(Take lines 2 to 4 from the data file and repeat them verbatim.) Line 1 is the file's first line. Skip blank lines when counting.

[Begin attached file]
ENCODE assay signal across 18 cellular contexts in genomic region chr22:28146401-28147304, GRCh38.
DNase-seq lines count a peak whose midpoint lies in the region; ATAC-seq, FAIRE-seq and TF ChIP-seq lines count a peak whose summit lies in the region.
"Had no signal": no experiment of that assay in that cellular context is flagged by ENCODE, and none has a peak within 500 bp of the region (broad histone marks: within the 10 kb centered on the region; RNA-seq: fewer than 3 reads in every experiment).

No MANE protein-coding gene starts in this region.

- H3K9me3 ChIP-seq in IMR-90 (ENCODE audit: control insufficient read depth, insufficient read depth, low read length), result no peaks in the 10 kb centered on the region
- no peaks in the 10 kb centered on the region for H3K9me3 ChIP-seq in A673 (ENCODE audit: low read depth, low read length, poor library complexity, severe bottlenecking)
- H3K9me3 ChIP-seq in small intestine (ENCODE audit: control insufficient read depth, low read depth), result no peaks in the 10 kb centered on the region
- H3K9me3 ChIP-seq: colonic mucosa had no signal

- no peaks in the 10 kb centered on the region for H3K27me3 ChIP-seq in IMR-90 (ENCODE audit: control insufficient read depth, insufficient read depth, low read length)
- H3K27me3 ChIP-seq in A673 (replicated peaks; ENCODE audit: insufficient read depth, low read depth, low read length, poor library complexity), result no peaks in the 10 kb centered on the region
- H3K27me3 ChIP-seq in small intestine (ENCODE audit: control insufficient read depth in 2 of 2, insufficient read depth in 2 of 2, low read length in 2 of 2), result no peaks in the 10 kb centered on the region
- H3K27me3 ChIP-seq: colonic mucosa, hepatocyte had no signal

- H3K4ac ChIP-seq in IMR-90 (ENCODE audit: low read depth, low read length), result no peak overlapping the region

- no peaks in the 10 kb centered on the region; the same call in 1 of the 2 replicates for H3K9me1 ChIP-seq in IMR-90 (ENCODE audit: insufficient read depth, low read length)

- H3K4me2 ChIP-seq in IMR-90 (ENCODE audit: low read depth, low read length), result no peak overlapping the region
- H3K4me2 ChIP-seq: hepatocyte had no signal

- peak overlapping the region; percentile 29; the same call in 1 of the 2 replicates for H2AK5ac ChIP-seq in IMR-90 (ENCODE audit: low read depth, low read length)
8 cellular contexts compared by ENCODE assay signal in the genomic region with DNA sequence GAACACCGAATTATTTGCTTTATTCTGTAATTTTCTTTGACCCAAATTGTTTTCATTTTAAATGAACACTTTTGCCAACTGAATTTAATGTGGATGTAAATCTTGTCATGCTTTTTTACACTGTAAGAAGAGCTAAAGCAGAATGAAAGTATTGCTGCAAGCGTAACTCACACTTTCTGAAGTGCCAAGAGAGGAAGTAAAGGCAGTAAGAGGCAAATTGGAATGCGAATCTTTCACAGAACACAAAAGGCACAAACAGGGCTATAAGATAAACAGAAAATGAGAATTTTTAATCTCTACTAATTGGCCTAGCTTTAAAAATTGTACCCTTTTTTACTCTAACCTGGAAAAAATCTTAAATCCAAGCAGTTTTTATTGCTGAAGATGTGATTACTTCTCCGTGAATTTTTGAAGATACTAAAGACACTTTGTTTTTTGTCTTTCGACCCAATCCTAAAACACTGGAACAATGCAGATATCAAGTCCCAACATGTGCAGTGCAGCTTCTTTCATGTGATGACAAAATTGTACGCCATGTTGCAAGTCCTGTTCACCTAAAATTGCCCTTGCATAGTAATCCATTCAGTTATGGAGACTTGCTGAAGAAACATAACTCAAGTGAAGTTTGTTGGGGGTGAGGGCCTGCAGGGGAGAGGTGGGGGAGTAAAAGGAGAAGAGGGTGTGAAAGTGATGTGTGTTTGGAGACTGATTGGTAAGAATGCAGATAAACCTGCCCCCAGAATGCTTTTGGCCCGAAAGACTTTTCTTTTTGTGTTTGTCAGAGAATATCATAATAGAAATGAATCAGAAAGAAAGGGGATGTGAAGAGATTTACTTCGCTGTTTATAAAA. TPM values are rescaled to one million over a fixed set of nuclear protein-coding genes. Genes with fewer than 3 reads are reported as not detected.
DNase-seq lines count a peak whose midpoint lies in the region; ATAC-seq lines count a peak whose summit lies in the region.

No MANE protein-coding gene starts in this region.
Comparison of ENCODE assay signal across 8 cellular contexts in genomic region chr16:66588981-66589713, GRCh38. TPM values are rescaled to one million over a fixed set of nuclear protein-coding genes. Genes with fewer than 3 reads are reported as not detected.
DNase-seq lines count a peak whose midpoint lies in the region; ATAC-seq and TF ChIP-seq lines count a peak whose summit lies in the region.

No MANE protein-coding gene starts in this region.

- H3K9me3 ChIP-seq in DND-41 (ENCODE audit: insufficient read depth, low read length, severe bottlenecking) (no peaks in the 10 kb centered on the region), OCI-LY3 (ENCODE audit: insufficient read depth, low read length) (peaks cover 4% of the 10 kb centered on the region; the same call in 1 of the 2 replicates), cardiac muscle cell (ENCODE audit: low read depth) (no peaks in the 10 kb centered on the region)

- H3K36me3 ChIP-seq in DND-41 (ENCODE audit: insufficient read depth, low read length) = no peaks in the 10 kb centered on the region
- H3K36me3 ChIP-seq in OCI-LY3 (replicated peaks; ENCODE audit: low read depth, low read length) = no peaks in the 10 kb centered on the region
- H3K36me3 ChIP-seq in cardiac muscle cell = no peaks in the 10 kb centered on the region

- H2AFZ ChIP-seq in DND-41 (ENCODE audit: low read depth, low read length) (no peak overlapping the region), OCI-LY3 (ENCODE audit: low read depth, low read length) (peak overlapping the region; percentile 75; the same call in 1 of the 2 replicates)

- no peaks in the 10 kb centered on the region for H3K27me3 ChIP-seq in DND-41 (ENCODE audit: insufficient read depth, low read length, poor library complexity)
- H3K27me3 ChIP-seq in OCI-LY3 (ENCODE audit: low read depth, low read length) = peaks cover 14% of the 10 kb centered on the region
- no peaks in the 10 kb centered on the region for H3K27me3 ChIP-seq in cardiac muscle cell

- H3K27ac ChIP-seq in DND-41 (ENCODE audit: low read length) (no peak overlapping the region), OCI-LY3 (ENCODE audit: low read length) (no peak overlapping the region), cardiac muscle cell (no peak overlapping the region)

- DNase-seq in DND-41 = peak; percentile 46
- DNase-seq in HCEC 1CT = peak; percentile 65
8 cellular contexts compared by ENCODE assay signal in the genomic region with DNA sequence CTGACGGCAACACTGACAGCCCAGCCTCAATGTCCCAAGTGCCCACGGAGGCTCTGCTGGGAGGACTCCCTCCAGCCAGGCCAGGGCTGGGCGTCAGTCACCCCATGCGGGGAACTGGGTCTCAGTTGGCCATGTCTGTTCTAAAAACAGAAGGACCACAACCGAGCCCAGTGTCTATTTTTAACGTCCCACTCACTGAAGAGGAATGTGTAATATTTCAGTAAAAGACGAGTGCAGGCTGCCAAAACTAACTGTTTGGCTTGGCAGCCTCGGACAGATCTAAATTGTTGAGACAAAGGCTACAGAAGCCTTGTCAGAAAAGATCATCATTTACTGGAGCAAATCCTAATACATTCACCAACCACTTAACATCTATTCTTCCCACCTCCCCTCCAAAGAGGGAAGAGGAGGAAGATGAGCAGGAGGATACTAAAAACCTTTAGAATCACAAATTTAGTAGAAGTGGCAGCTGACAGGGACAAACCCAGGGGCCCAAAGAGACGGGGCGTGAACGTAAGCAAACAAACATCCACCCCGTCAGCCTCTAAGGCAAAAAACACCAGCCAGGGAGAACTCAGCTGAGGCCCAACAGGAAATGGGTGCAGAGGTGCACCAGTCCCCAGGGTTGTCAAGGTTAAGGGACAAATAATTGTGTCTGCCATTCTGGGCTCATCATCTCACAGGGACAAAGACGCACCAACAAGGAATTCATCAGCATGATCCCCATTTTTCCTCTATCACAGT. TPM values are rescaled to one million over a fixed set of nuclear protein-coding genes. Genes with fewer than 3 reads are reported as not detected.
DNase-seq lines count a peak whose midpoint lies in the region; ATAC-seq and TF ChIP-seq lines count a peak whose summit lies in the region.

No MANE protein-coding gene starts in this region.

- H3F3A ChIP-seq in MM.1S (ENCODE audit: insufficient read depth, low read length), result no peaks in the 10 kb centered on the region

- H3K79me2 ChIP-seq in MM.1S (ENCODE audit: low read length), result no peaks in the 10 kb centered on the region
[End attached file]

DNase-seq lines count a peak whose midpoint lies in the region; ATAC-seq, FAIRE-seq and TF ChIP-seq lines count a peak whose summit lies in the region.
"Had no signal": no experiment of that assay in that cellular context is flagged by ENCODE, and none has a peak within 500 bp of the region (broad histone marks: within the 10 kb centered on the region; RNA-seq: fewer than 3 reads in every experiment).

No MANE protein-coding gene starts in this region.